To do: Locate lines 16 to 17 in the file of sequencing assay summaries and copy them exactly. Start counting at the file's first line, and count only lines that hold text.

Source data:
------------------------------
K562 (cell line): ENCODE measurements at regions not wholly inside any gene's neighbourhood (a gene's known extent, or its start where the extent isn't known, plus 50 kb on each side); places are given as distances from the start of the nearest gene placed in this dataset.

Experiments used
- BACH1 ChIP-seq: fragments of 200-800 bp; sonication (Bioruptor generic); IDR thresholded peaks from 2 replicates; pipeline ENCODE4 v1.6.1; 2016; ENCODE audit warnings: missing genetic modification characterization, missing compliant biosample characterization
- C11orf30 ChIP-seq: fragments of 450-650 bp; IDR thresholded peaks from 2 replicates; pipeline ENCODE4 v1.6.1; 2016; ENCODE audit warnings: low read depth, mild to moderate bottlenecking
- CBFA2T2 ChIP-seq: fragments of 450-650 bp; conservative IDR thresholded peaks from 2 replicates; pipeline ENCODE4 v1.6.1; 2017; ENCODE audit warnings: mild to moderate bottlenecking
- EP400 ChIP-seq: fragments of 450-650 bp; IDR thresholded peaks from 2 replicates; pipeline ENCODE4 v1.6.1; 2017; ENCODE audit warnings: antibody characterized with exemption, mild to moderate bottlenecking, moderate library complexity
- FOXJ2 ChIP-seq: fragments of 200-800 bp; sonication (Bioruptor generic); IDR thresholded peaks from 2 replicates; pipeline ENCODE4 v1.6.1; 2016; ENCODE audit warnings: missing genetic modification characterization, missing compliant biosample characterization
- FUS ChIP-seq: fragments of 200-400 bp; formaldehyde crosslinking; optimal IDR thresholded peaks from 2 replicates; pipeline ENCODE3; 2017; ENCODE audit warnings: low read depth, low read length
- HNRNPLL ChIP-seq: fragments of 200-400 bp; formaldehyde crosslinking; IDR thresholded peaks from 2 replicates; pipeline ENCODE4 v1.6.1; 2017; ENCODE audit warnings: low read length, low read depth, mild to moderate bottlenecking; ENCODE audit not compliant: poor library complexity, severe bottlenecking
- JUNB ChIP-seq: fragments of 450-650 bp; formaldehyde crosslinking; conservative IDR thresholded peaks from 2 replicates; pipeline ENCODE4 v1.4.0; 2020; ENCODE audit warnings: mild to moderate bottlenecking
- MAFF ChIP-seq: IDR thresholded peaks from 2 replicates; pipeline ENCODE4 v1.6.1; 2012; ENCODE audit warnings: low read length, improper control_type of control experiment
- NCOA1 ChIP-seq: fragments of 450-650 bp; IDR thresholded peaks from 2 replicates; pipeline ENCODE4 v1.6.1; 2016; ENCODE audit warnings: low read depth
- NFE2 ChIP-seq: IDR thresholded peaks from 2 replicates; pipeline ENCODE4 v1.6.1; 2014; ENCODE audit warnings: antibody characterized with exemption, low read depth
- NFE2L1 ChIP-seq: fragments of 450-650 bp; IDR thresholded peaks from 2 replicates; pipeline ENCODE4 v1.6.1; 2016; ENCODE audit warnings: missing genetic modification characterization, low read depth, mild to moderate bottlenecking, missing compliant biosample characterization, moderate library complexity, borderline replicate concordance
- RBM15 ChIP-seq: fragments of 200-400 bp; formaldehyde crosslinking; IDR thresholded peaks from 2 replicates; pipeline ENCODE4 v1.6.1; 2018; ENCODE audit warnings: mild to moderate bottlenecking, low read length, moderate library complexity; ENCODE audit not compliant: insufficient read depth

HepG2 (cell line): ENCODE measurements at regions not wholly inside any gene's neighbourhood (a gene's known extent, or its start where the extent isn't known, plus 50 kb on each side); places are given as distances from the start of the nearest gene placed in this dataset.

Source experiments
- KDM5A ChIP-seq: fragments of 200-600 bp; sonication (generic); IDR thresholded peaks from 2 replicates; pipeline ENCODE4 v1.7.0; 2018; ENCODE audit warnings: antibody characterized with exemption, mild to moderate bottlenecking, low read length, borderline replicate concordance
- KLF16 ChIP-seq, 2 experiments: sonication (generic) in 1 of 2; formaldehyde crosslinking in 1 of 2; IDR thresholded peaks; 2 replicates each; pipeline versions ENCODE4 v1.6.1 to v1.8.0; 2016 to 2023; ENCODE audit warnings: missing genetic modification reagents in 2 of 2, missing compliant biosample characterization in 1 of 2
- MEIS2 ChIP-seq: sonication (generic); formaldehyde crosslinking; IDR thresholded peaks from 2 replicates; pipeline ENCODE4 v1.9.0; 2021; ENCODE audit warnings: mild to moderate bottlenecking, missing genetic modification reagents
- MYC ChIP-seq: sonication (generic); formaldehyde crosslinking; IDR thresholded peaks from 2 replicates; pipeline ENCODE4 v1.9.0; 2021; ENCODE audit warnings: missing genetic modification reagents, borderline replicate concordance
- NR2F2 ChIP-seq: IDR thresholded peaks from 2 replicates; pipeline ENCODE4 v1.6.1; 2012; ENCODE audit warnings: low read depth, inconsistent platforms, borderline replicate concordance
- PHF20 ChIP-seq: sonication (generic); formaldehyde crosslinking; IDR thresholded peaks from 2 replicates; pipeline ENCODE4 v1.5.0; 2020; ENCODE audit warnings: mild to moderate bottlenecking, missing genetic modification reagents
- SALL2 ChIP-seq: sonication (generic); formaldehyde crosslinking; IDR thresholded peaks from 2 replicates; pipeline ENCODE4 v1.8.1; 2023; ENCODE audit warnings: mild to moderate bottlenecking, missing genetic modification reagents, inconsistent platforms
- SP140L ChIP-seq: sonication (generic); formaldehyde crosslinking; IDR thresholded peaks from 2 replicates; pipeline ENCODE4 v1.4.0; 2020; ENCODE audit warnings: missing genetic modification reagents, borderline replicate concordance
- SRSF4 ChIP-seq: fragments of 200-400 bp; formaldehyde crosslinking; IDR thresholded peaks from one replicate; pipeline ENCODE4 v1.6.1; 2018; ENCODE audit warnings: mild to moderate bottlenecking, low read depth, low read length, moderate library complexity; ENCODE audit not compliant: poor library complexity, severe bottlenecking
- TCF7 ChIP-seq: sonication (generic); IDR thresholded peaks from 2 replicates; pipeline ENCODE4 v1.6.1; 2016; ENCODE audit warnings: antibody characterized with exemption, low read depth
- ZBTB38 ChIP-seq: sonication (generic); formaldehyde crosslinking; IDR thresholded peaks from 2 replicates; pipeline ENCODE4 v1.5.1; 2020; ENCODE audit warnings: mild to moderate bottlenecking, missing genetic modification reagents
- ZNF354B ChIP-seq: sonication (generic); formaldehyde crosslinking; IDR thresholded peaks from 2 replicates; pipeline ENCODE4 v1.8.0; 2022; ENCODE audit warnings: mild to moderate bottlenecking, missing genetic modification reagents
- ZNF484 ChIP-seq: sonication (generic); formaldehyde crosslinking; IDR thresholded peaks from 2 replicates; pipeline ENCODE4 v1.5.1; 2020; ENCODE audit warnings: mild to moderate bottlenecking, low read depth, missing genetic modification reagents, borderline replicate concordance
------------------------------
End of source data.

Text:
HepG2 (cell line): ENCODE measurements at regions not wholly inside any gene's neighbourhood (a gene's known extent, or its start where the extent isn't known, plus 50 kb on each side); places are given as distances from the start of the nearest gene placed in this dataset.

Source experiments